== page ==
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Court confirms DMCA 'good faith' web site shut down rights
Court confirms DMCA 'good faith' web site shut down rights

A U.S. court has extended the power of the DMCA even further with a ruling
this week that backs up copyright holders' ability to shut down a Web site
on "good faith." had asked the District Court for the District of Hawaii
to require that copyright holders investigate infringing Web sites before
shutting them down. This rational request was rejected by the court, as its
granted the MPAA (Motion Picture Association of America) and any other DMCA
zealot the right to put the clamp on Web sites at will.

"This decision rules that the Digital Millennium Copyright Act (DMCA) does
not require a copyright holder to conduct an investigation to establish
actual infringement prior to sending notice to an Internet Service Provider
(ISP) requiring them to shut-down an allegedly infringing web site, or
stopping service all together to an alleged violator,"
said in a statement.

In the land of the DMCA, a "good faith belief" of infringement makes it
possible to hijack a Web site without investigation.

This decision seems to have thrown a large chunk of the Internet into a
virtual Guantanamo Bay. The U.S. military describes its Cuban compound as
the least worst place , which is an apt take on where Internet users appear
to be.

posted Sat May 31 13:53:40 2003 | article numb 9

Intuit says DRM just does not pay!

"Intuit said Wednesday that it has dropped product activation and
digital-rights-management software from almost all future products,
including paid copies of TurboTax, in response to a backlash from its
customers. Adding digital-rights-management software to the company's tax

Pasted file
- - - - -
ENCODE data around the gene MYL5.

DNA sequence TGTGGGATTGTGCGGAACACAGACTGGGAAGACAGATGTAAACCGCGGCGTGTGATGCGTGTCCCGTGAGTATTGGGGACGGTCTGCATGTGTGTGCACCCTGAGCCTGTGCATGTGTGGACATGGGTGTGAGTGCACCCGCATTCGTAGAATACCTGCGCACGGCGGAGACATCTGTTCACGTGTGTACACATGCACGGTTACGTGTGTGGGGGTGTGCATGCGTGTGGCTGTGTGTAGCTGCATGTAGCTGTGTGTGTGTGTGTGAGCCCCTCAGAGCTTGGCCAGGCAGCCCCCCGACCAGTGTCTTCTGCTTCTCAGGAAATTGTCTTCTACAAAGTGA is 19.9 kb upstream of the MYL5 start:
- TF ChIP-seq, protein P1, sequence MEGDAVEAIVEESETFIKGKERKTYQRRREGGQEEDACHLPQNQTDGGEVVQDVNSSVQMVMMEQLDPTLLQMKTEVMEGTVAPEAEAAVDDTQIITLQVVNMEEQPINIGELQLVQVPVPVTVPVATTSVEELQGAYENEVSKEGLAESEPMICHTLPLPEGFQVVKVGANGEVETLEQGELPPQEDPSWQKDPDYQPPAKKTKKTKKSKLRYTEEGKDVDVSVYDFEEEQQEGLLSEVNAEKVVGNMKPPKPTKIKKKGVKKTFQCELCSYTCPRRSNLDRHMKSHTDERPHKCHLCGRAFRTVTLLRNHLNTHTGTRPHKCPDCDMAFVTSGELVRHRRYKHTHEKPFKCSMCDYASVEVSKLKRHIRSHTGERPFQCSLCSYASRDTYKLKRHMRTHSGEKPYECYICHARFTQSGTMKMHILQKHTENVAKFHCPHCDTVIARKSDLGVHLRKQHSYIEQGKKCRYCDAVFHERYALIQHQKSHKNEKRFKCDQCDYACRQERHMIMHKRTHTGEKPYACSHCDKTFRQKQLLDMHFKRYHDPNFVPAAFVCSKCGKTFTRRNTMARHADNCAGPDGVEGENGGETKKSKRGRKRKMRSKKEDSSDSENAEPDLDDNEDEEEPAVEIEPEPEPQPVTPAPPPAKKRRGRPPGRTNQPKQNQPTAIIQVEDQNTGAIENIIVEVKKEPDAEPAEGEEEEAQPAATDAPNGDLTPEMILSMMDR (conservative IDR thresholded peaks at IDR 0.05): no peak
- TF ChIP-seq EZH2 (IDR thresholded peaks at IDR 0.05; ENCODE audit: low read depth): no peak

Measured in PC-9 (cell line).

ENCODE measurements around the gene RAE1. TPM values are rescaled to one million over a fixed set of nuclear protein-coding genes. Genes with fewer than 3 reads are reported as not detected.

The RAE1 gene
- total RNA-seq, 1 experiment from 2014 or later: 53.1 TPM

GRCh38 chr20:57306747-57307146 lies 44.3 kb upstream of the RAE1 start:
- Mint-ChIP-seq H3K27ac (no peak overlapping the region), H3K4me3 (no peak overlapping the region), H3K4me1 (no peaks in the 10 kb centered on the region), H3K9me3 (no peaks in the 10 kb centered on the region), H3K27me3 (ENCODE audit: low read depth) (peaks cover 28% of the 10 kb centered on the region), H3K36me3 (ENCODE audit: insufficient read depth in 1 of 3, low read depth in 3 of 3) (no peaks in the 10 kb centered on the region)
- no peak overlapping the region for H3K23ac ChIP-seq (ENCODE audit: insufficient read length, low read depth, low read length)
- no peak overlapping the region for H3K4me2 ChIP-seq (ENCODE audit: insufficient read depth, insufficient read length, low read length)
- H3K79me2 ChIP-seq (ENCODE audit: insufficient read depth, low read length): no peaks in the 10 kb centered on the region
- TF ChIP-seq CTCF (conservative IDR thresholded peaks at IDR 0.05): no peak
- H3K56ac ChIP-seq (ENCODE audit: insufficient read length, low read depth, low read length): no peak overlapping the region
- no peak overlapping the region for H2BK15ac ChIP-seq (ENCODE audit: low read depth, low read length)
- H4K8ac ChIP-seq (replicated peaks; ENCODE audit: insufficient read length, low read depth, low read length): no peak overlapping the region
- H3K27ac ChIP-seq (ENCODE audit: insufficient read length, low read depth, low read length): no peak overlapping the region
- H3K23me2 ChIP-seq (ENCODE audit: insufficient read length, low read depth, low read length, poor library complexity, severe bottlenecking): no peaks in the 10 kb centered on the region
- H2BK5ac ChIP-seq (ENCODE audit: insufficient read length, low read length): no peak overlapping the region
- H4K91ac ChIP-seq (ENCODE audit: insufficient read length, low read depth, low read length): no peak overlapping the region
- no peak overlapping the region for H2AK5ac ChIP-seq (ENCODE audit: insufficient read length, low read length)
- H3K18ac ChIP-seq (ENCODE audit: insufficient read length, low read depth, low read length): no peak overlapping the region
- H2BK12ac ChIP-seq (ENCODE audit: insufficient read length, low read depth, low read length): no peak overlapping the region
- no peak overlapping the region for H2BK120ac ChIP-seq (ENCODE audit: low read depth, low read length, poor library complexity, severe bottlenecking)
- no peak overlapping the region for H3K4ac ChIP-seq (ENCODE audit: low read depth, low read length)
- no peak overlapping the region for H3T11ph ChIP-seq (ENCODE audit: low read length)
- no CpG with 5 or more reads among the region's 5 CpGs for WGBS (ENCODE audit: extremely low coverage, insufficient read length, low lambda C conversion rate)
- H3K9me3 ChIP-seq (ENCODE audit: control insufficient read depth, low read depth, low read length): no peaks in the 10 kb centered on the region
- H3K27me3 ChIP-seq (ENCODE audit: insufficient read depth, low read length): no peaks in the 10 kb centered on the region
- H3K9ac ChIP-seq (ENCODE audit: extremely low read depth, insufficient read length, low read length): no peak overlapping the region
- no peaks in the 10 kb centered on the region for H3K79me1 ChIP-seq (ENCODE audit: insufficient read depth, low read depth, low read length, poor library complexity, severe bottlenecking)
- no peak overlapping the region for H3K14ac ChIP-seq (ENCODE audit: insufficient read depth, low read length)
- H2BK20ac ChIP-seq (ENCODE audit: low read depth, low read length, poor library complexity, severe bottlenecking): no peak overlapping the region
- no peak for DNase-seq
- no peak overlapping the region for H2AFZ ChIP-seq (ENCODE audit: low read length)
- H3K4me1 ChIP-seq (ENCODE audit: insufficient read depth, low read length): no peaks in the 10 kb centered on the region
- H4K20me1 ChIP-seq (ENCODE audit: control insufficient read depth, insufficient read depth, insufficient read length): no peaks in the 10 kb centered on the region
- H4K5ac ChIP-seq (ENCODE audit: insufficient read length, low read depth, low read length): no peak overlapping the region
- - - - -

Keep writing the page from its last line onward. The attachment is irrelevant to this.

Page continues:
preparation neither paid off financially in attracting new customers, nor in
consumer satisfaction, Intuit spokesman Scott Gulbransen said.

"We're dropping (DRM) in all prepaid products -- that means any copy you
purchase at a retail store or direct from us," the spokesman said, referring
to sales over the Internet from Intuit's web site."

posted Tue May 27 14:35:00 2003 | article numb 8

Judge Leaning Studios' Way in DMCA Fight

The Recorder

A federal judge in San Francisco presiding over the latest blockbuster
challenge to the Digital Millennium Copyright Act said Thursday she was
"substantially persuaded" by a pair of rulings that sided with copyright
holders in upholding the law. Judge Susan Illston sounded ready during
summary judgment arguments to let film studios use the DMCA to stop 321
Studios' distribution of software that lets users make copies of
encrypted DVDs.

posted Fri May 16 16:16:17 2003 | article numb 7

Justices Decree DVD Show Must Go On

Justices Decree DVD Show Must Go On

The Recorder

Claiming that a controversial DVD de-scrambling code has long been
available online, a man accused of improperly linking Internet viewers
to the code asked earlier this year that the case against him be
declared moot. On Wednesday, the California Supreme Court rejected his
plea 4-1, ensuring that the closely watched case remains on the court's
May 29 oral argument calendar in San Francisco.

posted Fri May 16 16:10:30 2003 | article numb 6

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